Myers life celebrated as masterpiece (5/21/09)

May 21, 2009

By Tim Simard

Observer staff

Laughter, tears and musical tributes filled Williston Central School Saturday afternoon as the community came together to remember and celebrate the life of longtime teacher Al Myers.

 


    Observer photo by Stephen Mease
Williston Central School Principal Jackie Parks presents a scrapbook to the Myers family with memories, writing and artwork from students and faculty.

 


    Observer photo by Stephen Mease
The Champlain Valley Reenactors give a traditional Civil War multi-gun salute at the end of the ceremony.

 


    Observer photo by Stephen Mease
Meredith Gordon, Myers’ youngest daughter, offers a few opening remarks.

 


    Observer photo by Stephen Mease
Members of the Lyric Theatre Company pop open umbrellas during a rendition of ‘Singing in the Rain.’

 


    Observer photo by Stephen Mease
Lyric Theatre Company Executive Director Syndi Zook dons a Groucho Marx mask alongside Myers’ wife, Deborah Hardy.

More than 700 community members and friends of Myers filled the school’s auditorium and the new gym. Those who attended were treated to musical performances from current and former students of Williston Central, as well as a singalong with members of the Lyric Theatre Company. Family members and friends of Myers remembered their friend with speeches of praise. And the University of Vermont honored Myers’ life with the creation of a new award.

“I know today is a celebration, and we’re going to laugh a little, we’re going to smile a little and we’re going to cry a little in the celebration,” said Bishop Britt Cummings of the Church of Jesus Christ of Latter-Day Saints.

Myers passed away unexpectedly on April 25 after falling from a ladder in the Williston Central School auditorium while working on the set of the school play, “The Wizard of Oz.” He had been a teacher at the school for more than 30 years.

For those who attended, it was an “amazing ceremony” that honored a man who gave so much, said Andy Gordon, Myers’ son-in-law.

“I thought it was a very fitting tribute for someone who spent his whole life working for everybody,” Gordon said. “He would’ve been honored to see everyone here.”

The celebration took place in the auditorium and gym. Members of Lyric Theatre’s technical crew set up a live video feed between the locations, so all in attendance would be able to witness every tribute.

The Champlain Valley Reenactors, a group of Civil War enthusiasts that Myers captained, also honored their former leader by performing a drill for the audience. The reenactors culminated Saturday’s event with a multi-gun salute outside Williston Central School.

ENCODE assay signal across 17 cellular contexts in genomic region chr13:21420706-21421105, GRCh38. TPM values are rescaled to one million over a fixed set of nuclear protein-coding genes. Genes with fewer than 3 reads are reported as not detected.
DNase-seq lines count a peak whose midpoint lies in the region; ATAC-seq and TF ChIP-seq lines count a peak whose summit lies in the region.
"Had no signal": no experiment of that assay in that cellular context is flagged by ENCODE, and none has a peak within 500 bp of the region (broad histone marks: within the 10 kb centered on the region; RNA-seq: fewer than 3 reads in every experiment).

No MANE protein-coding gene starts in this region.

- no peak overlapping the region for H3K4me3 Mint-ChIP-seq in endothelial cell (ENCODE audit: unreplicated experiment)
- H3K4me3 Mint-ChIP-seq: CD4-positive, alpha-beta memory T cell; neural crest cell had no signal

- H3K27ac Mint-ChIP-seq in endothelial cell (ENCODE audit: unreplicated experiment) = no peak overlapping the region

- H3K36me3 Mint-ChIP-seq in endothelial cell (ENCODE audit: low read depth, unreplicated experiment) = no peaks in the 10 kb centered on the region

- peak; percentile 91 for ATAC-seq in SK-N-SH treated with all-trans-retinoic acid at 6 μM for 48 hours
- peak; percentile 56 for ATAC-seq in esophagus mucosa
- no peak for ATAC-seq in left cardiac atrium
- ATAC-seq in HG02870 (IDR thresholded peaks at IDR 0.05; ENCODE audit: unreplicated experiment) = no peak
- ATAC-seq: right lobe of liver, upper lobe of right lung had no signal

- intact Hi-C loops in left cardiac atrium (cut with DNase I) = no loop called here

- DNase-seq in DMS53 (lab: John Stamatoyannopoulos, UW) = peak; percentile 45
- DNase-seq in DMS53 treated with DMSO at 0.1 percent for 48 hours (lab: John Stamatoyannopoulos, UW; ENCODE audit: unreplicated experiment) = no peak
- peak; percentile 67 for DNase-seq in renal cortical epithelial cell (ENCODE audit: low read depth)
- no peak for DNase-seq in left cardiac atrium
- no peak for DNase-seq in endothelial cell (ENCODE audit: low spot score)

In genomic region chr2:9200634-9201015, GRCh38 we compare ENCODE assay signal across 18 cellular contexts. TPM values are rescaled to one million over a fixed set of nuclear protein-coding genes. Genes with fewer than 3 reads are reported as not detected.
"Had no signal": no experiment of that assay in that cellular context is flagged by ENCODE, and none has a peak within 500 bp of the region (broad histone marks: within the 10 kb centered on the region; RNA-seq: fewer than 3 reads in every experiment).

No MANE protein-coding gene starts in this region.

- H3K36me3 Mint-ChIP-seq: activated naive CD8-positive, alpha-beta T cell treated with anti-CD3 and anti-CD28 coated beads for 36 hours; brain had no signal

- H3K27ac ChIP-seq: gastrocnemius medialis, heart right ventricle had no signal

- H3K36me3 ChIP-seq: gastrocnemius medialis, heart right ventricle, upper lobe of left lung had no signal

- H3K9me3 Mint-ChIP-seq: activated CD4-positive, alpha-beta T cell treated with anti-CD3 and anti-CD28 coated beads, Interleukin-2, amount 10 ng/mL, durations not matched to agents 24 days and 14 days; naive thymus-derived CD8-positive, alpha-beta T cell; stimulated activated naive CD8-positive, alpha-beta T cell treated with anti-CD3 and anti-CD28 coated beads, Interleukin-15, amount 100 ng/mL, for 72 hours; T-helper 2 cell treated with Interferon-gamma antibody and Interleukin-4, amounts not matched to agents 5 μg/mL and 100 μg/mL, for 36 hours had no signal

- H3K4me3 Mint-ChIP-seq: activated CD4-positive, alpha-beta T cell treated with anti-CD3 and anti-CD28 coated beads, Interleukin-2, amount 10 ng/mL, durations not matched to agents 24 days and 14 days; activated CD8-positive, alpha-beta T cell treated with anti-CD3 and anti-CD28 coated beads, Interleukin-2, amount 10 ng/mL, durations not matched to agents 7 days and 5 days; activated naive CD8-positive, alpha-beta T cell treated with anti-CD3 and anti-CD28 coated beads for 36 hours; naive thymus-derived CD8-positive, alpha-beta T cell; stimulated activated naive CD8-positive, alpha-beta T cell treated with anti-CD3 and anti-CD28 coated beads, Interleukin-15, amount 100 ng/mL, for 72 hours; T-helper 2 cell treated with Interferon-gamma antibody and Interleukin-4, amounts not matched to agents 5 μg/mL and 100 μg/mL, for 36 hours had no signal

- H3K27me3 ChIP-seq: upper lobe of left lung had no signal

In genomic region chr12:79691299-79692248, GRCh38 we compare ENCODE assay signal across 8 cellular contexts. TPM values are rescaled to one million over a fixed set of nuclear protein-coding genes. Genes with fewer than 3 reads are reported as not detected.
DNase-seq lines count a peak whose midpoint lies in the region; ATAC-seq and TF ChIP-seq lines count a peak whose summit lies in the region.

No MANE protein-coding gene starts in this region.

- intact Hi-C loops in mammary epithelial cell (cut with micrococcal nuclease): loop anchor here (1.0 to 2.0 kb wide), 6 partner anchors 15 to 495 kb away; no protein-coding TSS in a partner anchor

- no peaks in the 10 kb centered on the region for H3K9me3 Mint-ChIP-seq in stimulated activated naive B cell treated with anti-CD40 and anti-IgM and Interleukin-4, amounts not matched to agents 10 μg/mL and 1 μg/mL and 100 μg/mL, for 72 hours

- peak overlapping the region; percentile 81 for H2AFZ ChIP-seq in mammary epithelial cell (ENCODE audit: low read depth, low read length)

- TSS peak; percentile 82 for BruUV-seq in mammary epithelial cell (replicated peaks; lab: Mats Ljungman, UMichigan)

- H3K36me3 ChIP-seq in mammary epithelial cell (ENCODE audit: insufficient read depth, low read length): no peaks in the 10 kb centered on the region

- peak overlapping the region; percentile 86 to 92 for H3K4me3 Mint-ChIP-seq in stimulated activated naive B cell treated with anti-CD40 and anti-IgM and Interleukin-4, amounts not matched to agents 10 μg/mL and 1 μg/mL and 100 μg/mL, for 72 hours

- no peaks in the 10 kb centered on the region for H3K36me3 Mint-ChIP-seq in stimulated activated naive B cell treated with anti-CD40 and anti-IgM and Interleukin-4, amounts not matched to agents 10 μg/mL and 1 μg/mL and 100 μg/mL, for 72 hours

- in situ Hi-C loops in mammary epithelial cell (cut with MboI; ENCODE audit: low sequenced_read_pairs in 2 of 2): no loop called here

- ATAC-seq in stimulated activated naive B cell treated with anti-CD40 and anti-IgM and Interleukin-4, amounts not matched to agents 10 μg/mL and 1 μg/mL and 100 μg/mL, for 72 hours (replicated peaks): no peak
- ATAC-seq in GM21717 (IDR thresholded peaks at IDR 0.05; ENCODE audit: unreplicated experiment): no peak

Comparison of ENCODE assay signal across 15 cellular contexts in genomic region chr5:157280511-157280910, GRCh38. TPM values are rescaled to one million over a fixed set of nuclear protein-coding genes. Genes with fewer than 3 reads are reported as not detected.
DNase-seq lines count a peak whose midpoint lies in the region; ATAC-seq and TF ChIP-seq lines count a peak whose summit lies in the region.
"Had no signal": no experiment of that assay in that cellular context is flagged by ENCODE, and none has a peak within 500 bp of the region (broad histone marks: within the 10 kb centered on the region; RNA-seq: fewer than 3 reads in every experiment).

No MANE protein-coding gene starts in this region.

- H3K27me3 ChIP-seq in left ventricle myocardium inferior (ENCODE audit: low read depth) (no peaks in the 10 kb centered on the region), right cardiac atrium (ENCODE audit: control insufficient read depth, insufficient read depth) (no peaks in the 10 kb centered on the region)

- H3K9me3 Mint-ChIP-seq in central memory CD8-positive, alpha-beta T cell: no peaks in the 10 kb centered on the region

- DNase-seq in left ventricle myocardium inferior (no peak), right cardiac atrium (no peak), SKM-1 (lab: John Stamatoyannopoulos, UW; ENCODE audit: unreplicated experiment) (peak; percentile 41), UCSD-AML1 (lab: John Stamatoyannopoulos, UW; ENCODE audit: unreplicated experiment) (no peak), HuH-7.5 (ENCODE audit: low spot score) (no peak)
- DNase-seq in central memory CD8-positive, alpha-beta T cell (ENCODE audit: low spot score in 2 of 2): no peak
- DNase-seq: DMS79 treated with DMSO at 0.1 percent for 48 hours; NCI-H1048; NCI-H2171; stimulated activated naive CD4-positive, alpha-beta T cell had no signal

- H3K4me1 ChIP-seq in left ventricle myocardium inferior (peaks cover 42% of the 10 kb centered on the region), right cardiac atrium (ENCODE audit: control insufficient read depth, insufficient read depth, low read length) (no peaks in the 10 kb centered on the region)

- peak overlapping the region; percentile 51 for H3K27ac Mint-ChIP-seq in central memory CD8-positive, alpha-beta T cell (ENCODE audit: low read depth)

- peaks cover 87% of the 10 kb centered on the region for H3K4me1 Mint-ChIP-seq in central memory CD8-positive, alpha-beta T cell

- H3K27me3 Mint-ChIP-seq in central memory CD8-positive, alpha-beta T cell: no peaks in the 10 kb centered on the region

Myer’s youngest daughter, Meredith Gordon, spoke first. Honoring her father’s love of comedy, Gordon recited several famous quotes from the Marx Brothers and Monty Python in a humorous, deadpan fashion. Gordon also graciously thanked those gathered for their support over the past several weeks.

“You were all my dad’s extended family,” Gordon said.

A video tribute followed that featured family photos of Myers and a film of Myers during Civil War reenactments and directing his colleagues at Lyric Theatre. Paul Simon’s “You Can Call Me Al” played in the background, and the video was interspersed with cuts from the Marx Brothers’ classic comedy “Animal Crackers.”

Bishop Cummings also had many members of the audience laughing with his stories of Myers leading church youth groups on snowshoe hikes of Mount Mansfield and canoe trips on the Winooski River. Cummings also said Myers’ love of family, of his church and of God allowed his life to reflect a multifaceted work of art.

“He allowed the master artist to paint his life, and to paint a masterpiece,” Cummings said.

The executive director of Lyric Theatre, Syndi Zook, also remembered Myers with funny stories of his thespian days. She praised his family for the time Myers gave to the theater group, helping make Lyric Theatre what it is today.

“It doesn’t even begin to reflect the impact he had on the group,” Zook said.

Zook also led both the auditorium and gym audiences on singalongs of “Singin’ in the Rain” and “Tomorrow” from the play “Annie.” Members of Lyric Theatre spontaneously opened umbrellas from their seats and led the audience in the first song.

Music featured prominently throughout Saturday afternoon. Performances included the Beatles’ “Let It Be” sung by the newly formed Williston Central School Faculty Choir. Three of Myers’ Swift House students — Michelle and Mahoganie LaStrada and Jewel Sedgebeer — sang an original song in their teacher’s memory, “The Voice Within,” written by Michelle LaStrada. Williston resident Anne Cameron also sang an original song called the “The Man Behind the Curtain,” which she said she wrote three days after Myers’ death.

The biggest round of applause came for the chorus of “The Wizard of Oz.” The students sang “Somewhere Over the Rainbow” in front of the play’s set, which Myers’ designed last month.

Other tributes to Myers included Rep. Katie Webb of Shelburne presenting the school with a Vermont Legislature resolution honoring Myers’ life. Chittenden South Supervisory Union Superintendent Elaine Pinckney read a letter of praise from Sen. Patrick Leahy honoring Myers, which the senator entered into the U.S. Congressional record.

UVM Professor Jacqui Gale announced the university would create a new award, given to an “exemplary” student studying in the middle-level teaching program. Gale said the award, known as the Al Myers Excellence in Teaching Award, would be given every year in late April.

The ceremony concluded with a bagpipe rendition of “Amazing Grace” performed by Bill Kirkpatrick, followed by the reenactors marching out of the auditorium. It was a quiet ending to what reenactor Mike Frisbie called a “perfect ceremony.”

“It was just wonderful,” Frisbie said. “We were laughing and crying and everything in between.”